Later On

A blog written for those whose interests more or less match mine.

How Two Common Medications Became One $455 Million Specialty Pill

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Marshall Allen reports for ProPublica:

Everything happened so fast as I walked out of the doctor’s exam room. I was tucking in my shirt and wondering if I’d asked all my questions about my injured shoulder when one of the doctor’s assistants handed me two small boxes of pills.

“These will hold you over until your prescription arrives in the mail,” she said, pointing to the drug samples.

Strange, I thought to myself, the doctor didn’t mention giving me any drugs.

I must have looked puzzled because she tried to reassure me.

“Don’t worry,” she said. “It won’t cost you any more than $10.”

I was glad whatever was coming wouldn’t break my budget, but I didn’t understand why I needed the drugs in the first place. And why wasn’t I picking them up at my local CVS?

At first I shrugged it off. This had been my first visit with an orthopedic specialist and he, Dr. Mohnish Ramani, hadn’t been the chatty type. He’d barely said a word as he examined me, tugging my arm this way and bending it that way before rotating it behind my back. The pain made me squirm and yelp, but he knew what he was doing. He promptly diagnosed me with frozen shoulder, a debilitating inflammation of the shoulder capsule.

But back to the drugs. As an investigative reporter who has covered health care for more than a decade, the interaction was just the sort of thing to pique my interest. One thing I’ve learned is that almost nothing in medicine — especially brand-name drugs — is ever really a deal. When I got home, I looked up the drug: Vimovo.

The drug has been controversial, to say the least. Vimovo was created using two readily and cheaply available generic, or over-the-counter, medicines: naproxen, also known by the brand Aleve, and esomeprazole magnesium, also known as Nexium. The Aleve handles your pain and the Nexium helps with the upset stomach that’s sometimes caused by the pain reliever. The key selling point of this new “convenience drug”? It’s easier to take one pill than two.

But only a minority of patients get an upset stomach, and there was no indication I’d be one of them. Did I even need the Nexium component?

Of course I also did the math. You can walk into your local drugstore and buy a month’s supply of Aleve and Nexium for about $40. For Vimovo, the pharmacy billed my insurance company $3,252. This doesn’t mean the drug company ultimately gets paid that much. The pharmaceutical world is rife with rebates and side deals — all designed to elbow ahead of the competition. But apparently the price of convenience comes at a steep mark-up.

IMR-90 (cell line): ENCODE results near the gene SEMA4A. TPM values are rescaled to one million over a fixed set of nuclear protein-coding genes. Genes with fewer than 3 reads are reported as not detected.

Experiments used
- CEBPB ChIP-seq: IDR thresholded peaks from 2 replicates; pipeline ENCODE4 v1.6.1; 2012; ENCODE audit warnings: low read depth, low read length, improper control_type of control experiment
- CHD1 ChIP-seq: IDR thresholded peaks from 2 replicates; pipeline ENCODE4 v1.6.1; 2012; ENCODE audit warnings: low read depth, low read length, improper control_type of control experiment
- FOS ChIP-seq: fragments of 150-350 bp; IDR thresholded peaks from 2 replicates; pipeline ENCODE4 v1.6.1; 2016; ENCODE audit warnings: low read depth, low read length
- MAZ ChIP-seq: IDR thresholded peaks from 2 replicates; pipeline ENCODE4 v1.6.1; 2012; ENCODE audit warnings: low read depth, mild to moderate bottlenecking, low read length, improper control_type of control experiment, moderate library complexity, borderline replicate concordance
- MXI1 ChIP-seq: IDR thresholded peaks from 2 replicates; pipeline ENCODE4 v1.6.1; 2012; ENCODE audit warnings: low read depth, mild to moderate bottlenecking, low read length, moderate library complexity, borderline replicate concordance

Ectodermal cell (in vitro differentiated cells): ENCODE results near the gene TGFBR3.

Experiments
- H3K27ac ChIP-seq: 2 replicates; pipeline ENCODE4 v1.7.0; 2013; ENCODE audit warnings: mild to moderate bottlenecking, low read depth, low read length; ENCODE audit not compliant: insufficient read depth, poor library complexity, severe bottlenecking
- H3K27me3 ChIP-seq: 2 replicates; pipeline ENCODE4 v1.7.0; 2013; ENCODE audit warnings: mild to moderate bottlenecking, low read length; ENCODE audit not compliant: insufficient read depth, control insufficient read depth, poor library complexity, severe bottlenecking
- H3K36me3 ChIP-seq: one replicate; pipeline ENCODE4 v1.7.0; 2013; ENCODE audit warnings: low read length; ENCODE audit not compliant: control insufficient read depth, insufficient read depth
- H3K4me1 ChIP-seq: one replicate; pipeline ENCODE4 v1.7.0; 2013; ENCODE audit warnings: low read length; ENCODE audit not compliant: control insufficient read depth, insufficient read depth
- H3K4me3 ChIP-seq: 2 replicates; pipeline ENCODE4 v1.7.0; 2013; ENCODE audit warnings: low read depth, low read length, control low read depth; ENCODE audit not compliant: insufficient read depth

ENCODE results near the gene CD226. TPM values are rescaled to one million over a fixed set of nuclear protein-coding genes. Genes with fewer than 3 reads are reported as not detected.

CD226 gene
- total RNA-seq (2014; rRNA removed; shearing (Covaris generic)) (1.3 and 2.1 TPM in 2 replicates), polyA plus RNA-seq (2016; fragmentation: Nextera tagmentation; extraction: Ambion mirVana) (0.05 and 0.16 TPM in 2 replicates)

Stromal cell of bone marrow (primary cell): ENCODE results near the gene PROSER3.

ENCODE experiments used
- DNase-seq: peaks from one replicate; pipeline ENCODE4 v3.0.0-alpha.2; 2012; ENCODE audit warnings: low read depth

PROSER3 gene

Think about it another way. Let’s say you want to eat a peanut butter and jelly sandwich every day for a month. You could buy a big jar of peanut butter and a jar of grape jelly for less than 10 bucks. Or you could buy some of that stuff where they combine the peanut butter and grape jelly into the same jar. Smucker’s makes it. It’s called Goober. Except in this scenario, instead of its usual $3.50 price tag, Smucker’s is charging $565 for the jar of Goober.

So if Vimovo is the Goober of drugs, then why have Americans been spending so much on it? My insurance company, smartly, rejected the pharmacy’s claim. But I knew Vimovo’s makers weren’t wooing doctors like mine for nothing. So I looked up the annual reports for the Ireland-based company, Horizon Pharma, which makes Vimovo. Since 2014, Vimovo’s net sales have been more than $455 million. That means a lot of insurers are paying way more than they should for their Goober.

And Vimovo wasn’t Horizon’s only such drug. . .

Continue reading.

And do read the whole thing. Later:

. . . With Vimovo, it seemed I stumbled on another waste stream: overpriced drugs whose actual costs are hidden from doctors and patients. In the case of Horizon, the brazenness of its approach was even more astounding because it had previously been called out in media reports and in a 2016 congressional hearing on out-of-control drug prices.

Health care economists also were wise to it.

“It’s a scam,” said Devon Herrick, a health care economist with the National Center for Policy Analysis. “It is just a way to gouge insurance companies or employer health care plans.” . . .

Written by LeisureGuy

20 June 2017 at 3:37 pm

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